The Hand of God or in the original È State of Dio is an Italian drama written and directed by the famous filmmaker and writer Paolo Sorentino, author of films The Divo, The Great Beauty, Youth and others. It premiered at the Venice Film Festival where it won the Grand Jury Prize, released on Netflix streaming platforms on December 15, 2021 (United States) and was chosen to represent Italy at the 94th Academy Awards. In this film, Sorentino returns to his hometown to tell his most personal story about destiny, family, sports, film and loss.
The Hand of God movie review, plot
The shop is located in the eighties of the last century and follows the young Fabiette (Filippo Scotti) who lives with his parents, brother and sister in Naples. He has no friends or girlfriend, sympathizes with his mentally unstable aunt and has two wishes – to study philosophy and for the famous Diego Maradona to sign for the Napoli football club. His brother takes him to acting auditions when Fabieto slowly begins to reveal his love for film. However, the tragedy that will hit the family will make Fabieto grow up overnight.
In addition to Fabiet, the film contains a lot of other characters, and most of the time he follows his aunt Patricia, who will later be his muse (I have to admit that I’m not sure what inspiration she provides because, in general, everything related to her is through confused vague memories). The portrayal of the occasionally naked woman borders on treating her as a sexual object, but shows the growing importance of sexuality in the sensibility of young men, and thus the fascination with eroticism that undoubtedly creeps into Sorrentino’s films, which previously represented a physically similar type of woman.
Fabieto spends time with his parents, banker Saveria and a housewife who likes to make jokes with Maria. The two of them have bought a new house and are preparing a place where they will spend their retirement days in peace. Fabiette’s extended family is a group of gossiping eccentrics whose presence and influence are relatively diminished when their comic potential is depleted, and there is a baroness neighbor and a strange neighbor who looks like Super Maria – these people come and go, have personal small or big dramas and everyone is in its own way vivid and grotesque.
The title of the film refers to Maradona’s famous controversial goal scored by hand at the 1986 World Cup, when Argentina beat England. After the question of the journalists, the football player answered that the goal was scored by God’s hand and that answer, as well as the goal, marked his rich career. Like most Napoli fans, the arrival of this football player in Naples refreshes Fabijet’s life, until he is destroyed by losses without warning. Then the story narrows down to Fabiette himself, who wanders without direction and goal, avoids relatives, finds an unexpected friend and almost out of whim decides that he wants to make films.
First of all, The Hand of God is a coming-of-age drama about a teenager trying to understand his life, what he wants, what he needs, what he wants to do. It doesn’t take much to realize that this is a very personal story for Sorentino whose protagonist lives in the same place and at the same time as the author was his age. Like life, this film is full of melancholy, laughter, vulgarity, so for some it may represent “only” a bunch of things that happen unrelated. In my opinion, he lacks a bit of mystery and glamor of Sorentino’s best films.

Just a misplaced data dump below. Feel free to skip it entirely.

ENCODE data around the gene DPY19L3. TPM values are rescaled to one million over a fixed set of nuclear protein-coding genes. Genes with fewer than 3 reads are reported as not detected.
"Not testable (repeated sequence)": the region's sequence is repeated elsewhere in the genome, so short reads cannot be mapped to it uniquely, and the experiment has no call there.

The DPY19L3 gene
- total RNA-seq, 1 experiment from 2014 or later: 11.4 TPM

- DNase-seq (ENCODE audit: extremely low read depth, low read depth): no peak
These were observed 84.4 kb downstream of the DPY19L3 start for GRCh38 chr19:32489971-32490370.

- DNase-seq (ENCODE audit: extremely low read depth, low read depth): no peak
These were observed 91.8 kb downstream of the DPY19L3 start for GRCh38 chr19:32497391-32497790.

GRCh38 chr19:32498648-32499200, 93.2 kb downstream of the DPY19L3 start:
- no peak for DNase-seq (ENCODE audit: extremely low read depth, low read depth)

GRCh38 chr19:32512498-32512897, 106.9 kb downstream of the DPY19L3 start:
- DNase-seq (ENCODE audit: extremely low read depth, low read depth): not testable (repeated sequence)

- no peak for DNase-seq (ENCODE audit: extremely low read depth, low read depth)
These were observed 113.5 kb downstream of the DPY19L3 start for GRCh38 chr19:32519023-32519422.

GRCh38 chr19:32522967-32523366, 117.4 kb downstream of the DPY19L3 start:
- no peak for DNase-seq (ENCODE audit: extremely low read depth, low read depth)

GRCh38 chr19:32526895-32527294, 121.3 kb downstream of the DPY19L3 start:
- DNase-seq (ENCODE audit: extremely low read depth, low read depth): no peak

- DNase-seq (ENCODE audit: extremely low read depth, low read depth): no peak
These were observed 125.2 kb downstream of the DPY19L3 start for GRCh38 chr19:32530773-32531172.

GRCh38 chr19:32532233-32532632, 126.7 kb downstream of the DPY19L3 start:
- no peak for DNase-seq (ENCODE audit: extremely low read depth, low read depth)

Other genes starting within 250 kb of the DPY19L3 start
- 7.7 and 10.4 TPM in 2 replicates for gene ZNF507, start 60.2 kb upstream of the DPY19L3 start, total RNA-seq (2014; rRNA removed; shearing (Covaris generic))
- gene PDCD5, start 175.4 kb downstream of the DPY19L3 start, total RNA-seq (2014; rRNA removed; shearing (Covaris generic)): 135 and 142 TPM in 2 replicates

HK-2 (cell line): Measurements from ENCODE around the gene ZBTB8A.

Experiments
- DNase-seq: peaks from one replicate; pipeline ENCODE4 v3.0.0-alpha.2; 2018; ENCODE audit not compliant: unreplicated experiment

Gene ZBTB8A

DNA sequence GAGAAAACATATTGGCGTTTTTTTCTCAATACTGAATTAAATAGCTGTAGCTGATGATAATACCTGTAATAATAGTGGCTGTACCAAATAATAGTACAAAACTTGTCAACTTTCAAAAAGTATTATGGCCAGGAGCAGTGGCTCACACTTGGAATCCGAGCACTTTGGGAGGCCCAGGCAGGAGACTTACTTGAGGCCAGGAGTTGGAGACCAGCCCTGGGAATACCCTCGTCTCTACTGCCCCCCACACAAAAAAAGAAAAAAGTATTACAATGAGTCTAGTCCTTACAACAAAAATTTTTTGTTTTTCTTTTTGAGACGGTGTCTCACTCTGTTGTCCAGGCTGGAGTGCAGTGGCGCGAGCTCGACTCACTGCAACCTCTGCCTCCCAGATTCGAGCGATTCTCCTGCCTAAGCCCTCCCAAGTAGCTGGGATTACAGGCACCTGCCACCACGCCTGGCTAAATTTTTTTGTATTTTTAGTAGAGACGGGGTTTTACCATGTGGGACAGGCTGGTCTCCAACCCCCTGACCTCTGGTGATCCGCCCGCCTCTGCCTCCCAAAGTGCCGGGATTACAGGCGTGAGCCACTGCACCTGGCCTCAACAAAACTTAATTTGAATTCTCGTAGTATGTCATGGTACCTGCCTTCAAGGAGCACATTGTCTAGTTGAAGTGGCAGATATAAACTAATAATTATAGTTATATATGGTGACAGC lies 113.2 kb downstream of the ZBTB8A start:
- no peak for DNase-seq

The author has several times directly emphasized how the great Federico Fellini directly influenced his work, and thus this film. The opening shot gives us an aerial view of the sea and the city of Naples teeming with the noise of hectic life before the helicopter retreats back to the water – in these shots there is undeniable mystique and beauty and there are numerous scenes in the film that aesthetically match them. Sorentino has a reputation as a master of detailed presentation of visual beauty, which he confirms this time as well.
Sorentino had several fundamental biographical and philosophical ideas in mind in his screenplay, so it can be said that the film is not a study of sadness, although the focus and tone that contained a light comic touch abruptly leave the second half of the film. Fabiette’s final conversation with the rebellious real-life film director comes as a narrative anticlimax because it represents the beginning of a story that has yet to be told. All in all, Sorentino convincingly presented to us what helped him form his film personality and lifelong affection for the rich culture of his country.
The Hand of God is a personal project of Paolo Sorrentino full of unexpected joy, but also equally unexpected tragedy – this is not his best film, but it is a beautifully shot and insightfully presented story about growing up, family, loss and individuality as a driving force. Final rating: 8/10
The Hand of God cast and characters
- Filippo Scotti as Fabietto Schisa
- Toni Servillo as Saverio Schisa
- Teresa Saponangelo as Maria Schisa
- Luisa Ranieri as Patrizia
- Massimiliano Gallo as Franco
- Renato Carpentieri as Alfredo
- Marlon Joubert as Marchino Schisa
- Betti Pedrazzi as Baronessa Focale
- Biagio Manna as Armando
- Ciro Capano as Capuano
- Enzo De Caro as San Gennaro
- Sofya Gershevich as Yulia
- Roberto Oliveri as Maurizio
- Lino Musella as Marriettiello
- Cristiana Dell’Anna as Armando sister
- Monica Nappo as Silvana
- Carmen Pommella as Annarella
- Adriano Saleri as Fellini’s assistant